DETROIT, Mich. (WXZY) — Gov. Gretchen Whitmer continued her "Road to Opportunity Tour" Thursday in Detroit, stopping by the Inforum Luncheon at the Detroit Marriott.
The governor addressed members of Detroit's business community, and discussed her recent tax and policy proposals.
A proposed 45 cent gas tax to improve Michigan's roads has sparked debate from many residents and state Republican leaders; Gov. Whitmer addressed the tax proposal during Thursday's event.
“No one wants to do a tax increase. But the fact of the matter is after 40 years of disinvestment we are in dire straits," Gov. Whitmer said.
Kimberly Hall Wagner with the City of Detroit attended the luncheon, and said she left feeling more informed. Like many there, she wanted to hear more about the governor's plan to improve the state's roads.
“It’s all the buzz about the tax gas and I wanted to know if there was some alternatives," Wagner told 7 Action News.
Wagner wanted to know if toll roads were a viable option.
Gov. Whitmer said tolls wouldn’t generate enough money to bring 90 percent of Michigan roads up to par, which is the national standard. According to Whitmer only 78 percent of state roads are considered in good or fair condition.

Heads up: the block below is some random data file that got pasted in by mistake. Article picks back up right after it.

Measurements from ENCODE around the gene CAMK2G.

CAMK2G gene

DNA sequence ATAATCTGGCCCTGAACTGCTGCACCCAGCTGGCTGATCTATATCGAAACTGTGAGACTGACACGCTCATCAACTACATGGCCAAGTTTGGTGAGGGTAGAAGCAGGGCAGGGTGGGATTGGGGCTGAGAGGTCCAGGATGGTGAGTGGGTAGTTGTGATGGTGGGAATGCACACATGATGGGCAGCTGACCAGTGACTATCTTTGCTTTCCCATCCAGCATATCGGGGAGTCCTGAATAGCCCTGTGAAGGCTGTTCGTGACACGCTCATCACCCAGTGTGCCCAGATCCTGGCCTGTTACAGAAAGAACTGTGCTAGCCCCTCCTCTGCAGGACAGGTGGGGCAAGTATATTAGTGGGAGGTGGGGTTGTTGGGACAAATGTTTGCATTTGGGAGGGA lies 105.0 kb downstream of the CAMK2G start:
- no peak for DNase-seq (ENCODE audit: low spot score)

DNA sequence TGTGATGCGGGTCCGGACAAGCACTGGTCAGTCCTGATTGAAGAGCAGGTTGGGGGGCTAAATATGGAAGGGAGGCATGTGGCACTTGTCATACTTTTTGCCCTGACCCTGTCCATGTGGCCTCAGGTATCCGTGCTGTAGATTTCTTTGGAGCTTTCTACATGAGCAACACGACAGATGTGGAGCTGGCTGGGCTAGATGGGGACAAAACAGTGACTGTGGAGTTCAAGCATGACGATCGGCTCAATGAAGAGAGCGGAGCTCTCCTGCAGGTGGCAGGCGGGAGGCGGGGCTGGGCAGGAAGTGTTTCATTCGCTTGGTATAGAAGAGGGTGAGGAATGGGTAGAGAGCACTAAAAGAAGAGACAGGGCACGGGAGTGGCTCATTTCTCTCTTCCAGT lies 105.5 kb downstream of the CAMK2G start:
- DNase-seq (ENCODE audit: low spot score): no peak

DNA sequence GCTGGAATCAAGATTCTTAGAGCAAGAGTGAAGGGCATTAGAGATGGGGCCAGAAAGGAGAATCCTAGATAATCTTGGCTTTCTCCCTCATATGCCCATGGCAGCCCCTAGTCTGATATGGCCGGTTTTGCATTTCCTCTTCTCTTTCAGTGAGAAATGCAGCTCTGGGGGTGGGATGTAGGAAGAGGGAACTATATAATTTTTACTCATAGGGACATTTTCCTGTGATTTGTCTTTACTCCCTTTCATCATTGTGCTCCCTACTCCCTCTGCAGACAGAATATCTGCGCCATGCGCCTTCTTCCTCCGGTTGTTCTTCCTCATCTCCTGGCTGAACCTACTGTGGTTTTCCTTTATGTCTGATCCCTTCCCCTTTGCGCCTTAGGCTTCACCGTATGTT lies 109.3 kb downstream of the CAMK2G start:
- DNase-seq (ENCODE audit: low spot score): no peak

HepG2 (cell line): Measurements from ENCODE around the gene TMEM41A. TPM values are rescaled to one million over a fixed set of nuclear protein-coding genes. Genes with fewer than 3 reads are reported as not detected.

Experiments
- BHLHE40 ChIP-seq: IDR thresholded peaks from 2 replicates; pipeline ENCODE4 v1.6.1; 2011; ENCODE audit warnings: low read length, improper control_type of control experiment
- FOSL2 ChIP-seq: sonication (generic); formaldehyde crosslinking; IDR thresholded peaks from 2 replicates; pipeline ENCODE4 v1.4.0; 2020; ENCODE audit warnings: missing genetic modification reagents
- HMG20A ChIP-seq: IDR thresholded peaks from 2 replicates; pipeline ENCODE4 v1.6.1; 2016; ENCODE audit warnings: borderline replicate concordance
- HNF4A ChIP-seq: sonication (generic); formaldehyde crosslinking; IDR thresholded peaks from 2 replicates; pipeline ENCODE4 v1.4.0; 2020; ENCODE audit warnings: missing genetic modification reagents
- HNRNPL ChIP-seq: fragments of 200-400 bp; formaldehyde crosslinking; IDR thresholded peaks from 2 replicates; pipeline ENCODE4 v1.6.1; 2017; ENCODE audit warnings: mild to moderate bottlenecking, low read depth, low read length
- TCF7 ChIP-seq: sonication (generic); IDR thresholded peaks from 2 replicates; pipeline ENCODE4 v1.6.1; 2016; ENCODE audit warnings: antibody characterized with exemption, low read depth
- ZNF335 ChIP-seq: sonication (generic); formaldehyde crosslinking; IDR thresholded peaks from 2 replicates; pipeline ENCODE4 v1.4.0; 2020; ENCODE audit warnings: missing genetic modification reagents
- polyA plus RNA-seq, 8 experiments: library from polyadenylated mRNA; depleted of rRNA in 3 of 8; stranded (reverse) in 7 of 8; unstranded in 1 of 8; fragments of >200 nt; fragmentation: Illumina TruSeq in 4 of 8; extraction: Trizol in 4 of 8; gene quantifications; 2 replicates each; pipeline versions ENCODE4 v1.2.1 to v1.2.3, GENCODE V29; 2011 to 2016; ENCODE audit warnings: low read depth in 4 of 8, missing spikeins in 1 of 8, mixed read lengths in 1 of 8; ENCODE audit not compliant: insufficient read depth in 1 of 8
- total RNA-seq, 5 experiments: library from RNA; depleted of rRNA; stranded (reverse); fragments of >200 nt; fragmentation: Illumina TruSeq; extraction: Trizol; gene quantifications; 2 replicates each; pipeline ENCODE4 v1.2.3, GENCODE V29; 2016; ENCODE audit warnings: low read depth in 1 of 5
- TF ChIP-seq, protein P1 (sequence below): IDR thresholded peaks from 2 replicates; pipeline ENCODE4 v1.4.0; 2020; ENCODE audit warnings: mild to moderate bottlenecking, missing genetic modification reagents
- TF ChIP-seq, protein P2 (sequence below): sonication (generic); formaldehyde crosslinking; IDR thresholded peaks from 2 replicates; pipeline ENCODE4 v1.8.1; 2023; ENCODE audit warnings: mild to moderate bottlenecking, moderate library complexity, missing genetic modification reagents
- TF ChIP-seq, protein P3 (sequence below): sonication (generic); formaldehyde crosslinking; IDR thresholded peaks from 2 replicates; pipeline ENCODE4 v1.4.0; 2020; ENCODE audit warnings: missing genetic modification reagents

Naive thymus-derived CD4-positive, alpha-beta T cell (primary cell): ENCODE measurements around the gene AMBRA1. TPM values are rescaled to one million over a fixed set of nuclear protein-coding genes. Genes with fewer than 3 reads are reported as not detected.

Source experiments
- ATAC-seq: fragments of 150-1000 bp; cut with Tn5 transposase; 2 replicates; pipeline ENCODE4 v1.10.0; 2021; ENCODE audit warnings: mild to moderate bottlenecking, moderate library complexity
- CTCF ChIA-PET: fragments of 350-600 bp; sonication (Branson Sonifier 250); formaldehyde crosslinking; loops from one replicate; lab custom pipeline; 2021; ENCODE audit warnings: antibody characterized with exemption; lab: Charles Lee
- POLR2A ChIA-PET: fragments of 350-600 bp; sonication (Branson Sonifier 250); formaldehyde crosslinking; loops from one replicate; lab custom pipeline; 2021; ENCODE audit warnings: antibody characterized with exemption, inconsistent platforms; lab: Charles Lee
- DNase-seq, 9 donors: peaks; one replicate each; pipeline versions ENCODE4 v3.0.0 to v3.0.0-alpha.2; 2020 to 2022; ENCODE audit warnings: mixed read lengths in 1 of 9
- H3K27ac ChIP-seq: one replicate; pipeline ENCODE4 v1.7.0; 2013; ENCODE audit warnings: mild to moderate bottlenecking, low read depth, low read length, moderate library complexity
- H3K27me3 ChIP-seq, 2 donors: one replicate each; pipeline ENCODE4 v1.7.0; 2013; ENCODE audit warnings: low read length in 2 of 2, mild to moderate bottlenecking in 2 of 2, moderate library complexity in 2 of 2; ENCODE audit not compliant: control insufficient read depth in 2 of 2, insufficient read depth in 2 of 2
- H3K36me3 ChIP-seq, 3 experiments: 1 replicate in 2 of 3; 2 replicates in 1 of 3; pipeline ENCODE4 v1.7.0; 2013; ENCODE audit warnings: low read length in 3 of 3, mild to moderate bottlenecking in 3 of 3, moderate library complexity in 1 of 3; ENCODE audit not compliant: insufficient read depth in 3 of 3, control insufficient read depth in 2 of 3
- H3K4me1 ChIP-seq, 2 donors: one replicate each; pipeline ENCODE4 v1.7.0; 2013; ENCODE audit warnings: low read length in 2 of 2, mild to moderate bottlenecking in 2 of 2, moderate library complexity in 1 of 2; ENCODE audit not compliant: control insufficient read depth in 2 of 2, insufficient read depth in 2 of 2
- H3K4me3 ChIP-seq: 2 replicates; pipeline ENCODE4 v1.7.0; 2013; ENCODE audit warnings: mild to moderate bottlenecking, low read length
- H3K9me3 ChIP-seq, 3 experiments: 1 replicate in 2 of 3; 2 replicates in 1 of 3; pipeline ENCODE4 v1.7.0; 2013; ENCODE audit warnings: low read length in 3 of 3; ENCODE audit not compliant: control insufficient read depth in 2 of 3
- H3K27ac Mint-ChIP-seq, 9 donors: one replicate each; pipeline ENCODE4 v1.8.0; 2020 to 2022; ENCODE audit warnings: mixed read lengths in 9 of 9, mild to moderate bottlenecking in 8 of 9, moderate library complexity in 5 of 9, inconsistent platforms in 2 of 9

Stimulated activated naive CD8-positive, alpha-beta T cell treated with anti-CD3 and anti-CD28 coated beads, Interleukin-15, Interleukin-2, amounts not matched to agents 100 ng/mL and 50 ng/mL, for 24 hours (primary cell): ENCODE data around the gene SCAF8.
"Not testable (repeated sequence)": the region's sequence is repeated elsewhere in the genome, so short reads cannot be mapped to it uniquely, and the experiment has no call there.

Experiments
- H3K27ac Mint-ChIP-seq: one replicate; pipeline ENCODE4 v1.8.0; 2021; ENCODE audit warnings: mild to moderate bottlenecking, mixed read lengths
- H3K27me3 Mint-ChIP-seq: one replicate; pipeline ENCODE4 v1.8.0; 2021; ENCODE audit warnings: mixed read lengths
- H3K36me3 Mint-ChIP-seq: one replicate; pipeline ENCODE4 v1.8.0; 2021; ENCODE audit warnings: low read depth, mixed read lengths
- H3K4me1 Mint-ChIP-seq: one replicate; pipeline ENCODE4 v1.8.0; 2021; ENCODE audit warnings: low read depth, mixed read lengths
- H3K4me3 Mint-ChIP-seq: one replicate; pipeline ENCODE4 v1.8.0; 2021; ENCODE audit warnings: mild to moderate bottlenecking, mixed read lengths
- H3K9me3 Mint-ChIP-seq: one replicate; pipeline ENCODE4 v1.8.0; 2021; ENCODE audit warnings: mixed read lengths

“I still think it’s going to take quite a chunk out of the median household income people. I wish there was another way," said Michelle Royer with OpTech.
More than 30,000 people have signed a Change.org petition to block the gas tax, many arguing it's double taxation in a state where driving is already very expensive.
Whitmer said seniors and low income families would have some relief from the hike under the new proposal, which would roll out in 15 cent increments beginning this fall.
Detroit Mayor Mike Duggan is on board.
“I fully support what the governor is doing. And if she couples it with reducing car insurance, I’ll be going door to door to get her votes," Duggan said Thursday.
Whitmer said she could envision tackling both issues together, but didn’t go into specifics Thursday.
The governor also discussed her plans to improve adult post-secondary education in Michigan, and fix the state's water infrastructure.